By Michael Duignan and David McGillivray (19 August 2016) published in The Conversation:
Every four years, one city takes on the gargantuan project of hosting the summer Olympic Games. This mega-event comes loaded with expectations and obligations for the host city that are dictated by the International Olympic Committee (IOC) and enshrined in the form of the “host city contract”.
As part of this contract, host cities must give up control over trading laws, sponsorship and the use of public spaces, and put special rules in place to meet the IOC’s strict brand protection requirements and ensure the games run smoothly. Such laws have a big impact on the way urban areas are used: they cordon off public spaces, enforce strict security measures and prevent local businesses from making the most of the influx of visitors to the city.
This does not just apply to the areas where the venues, roads, athletes’ village and training areas are built – though the “legacy” of these developments are controversial for displacing local residents in Beijing, London and Rio.
Rather, neighbourhoods outside of the main event zone are often affected by the host city contract. Spaces which were previously used for recreation, leisure and other non-commercial activities are liable to come under the games’ domain.
Over the past two decades, specially designed “live sites” and “fan parks” – where spectators can gather to watch the action on big screens – have become a regular feature at major sporting events. Indeed, they have been considered a major success by organisers ever since the 2006 FIFA World Cup in Germany, when more than 13m people watched matches and enjoyed cultural activities in “fan fests” across 10 host cities.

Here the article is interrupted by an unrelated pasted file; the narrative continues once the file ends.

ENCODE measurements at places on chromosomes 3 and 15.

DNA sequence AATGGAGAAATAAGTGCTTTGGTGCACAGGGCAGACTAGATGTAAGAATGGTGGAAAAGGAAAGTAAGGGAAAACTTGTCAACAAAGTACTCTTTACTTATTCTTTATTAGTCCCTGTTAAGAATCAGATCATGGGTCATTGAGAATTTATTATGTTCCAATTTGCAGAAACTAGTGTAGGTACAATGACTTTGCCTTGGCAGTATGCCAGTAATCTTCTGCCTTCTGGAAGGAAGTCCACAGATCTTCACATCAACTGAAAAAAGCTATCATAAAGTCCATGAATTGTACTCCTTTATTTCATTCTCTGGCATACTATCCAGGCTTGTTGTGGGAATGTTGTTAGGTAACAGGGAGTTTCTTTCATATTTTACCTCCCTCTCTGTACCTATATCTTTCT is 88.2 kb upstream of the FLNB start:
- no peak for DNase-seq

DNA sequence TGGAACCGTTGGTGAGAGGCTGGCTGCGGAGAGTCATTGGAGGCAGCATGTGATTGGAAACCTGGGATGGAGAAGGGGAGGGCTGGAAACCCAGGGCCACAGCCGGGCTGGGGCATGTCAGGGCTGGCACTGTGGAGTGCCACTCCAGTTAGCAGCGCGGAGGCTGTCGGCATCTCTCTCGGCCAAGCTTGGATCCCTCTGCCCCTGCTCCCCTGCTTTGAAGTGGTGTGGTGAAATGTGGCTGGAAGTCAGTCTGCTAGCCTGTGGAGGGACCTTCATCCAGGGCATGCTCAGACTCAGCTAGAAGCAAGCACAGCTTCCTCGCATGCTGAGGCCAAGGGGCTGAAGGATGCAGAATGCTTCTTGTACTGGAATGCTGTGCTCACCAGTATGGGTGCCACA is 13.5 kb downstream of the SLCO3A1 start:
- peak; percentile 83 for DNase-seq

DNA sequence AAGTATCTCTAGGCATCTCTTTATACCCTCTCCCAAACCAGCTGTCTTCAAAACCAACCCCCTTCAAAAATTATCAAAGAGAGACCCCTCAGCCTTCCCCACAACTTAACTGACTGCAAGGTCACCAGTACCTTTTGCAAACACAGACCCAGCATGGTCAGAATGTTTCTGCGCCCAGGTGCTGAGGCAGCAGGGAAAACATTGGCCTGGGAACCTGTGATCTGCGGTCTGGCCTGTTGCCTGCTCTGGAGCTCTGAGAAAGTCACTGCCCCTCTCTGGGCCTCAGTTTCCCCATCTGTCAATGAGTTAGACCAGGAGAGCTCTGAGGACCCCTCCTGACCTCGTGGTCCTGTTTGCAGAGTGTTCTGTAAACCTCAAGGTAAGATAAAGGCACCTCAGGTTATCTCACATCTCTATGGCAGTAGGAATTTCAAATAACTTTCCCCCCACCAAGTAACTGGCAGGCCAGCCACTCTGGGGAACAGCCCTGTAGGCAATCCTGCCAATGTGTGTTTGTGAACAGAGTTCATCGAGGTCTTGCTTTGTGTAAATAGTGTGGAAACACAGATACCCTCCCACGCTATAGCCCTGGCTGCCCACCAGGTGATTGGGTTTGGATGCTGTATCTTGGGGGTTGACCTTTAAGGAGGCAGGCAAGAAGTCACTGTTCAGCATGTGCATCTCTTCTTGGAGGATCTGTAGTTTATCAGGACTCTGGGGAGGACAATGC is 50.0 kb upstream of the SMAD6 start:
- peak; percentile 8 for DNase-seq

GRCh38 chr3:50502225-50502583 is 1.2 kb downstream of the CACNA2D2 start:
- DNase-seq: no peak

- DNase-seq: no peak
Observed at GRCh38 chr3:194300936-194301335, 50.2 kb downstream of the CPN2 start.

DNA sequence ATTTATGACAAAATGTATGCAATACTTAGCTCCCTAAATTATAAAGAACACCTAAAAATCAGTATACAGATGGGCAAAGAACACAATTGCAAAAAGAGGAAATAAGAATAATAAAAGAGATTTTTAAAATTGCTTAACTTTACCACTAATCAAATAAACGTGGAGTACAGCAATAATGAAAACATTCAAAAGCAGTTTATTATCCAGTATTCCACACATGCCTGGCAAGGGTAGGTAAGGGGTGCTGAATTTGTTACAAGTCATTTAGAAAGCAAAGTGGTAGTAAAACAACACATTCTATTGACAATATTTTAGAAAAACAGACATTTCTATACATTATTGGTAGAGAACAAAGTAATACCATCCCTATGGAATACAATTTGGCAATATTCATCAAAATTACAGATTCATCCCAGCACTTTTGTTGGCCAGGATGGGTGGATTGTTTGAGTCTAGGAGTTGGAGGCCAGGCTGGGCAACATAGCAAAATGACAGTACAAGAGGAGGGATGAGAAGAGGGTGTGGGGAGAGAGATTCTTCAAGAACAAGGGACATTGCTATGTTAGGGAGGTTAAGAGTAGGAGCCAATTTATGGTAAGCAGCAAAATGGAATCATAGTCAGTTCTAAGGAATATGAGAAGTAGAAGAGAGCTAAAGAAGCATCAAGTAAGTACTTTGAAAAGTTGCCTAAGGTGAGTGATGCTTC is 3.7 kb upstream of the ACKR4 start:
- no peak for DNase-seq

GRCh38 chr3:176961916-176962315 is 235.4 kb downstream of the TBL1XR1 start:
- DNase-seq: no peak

Organisers portray these sites as open, accessible spaces, where locals and visitors alike can gather and celebrate. But while live sites are usually in public spaces, they are inevitably fenced off and subject to thorough security checks and a significant police presence. What’s more, research suggests that they act as a platform for official sponsors to broadcast their brand to large audiences, who are there to watch the sport.
For this reason, when a city decides to host a mega-event, it’s also inviting a corporate takeover of its public spaces. This is especially clear at the Olympic Games: the IOC is heavily dependent on revenue from advertising and sponsorship, so they are keen to offer contributing corporations as much value for money as possible.
What’s more, the cost of hosting a mega-event has increased rapidly in recent years, as host cities face more pressure to deliver a successful games, as well as achieving a range of urban development goals. The Sochi 2014 Winter Olympics alone cost a staggering $51bn, which was largely spent on venues, transport infrastructure and a new exclusive beach resort along the coast.
Without commercial sources of income, host cities such as Rio – which has already experienced major protests against the diversion of public funds – would face an even greater backlash from taxpayers.
Lessons from London
During London 2012, the live sites were fenced off spaces in the city’s royal parks – Hyde Park and Victoria Park. True to form, these areas were subject to intense security and packed with branding on behalf of official Olympic sponsors.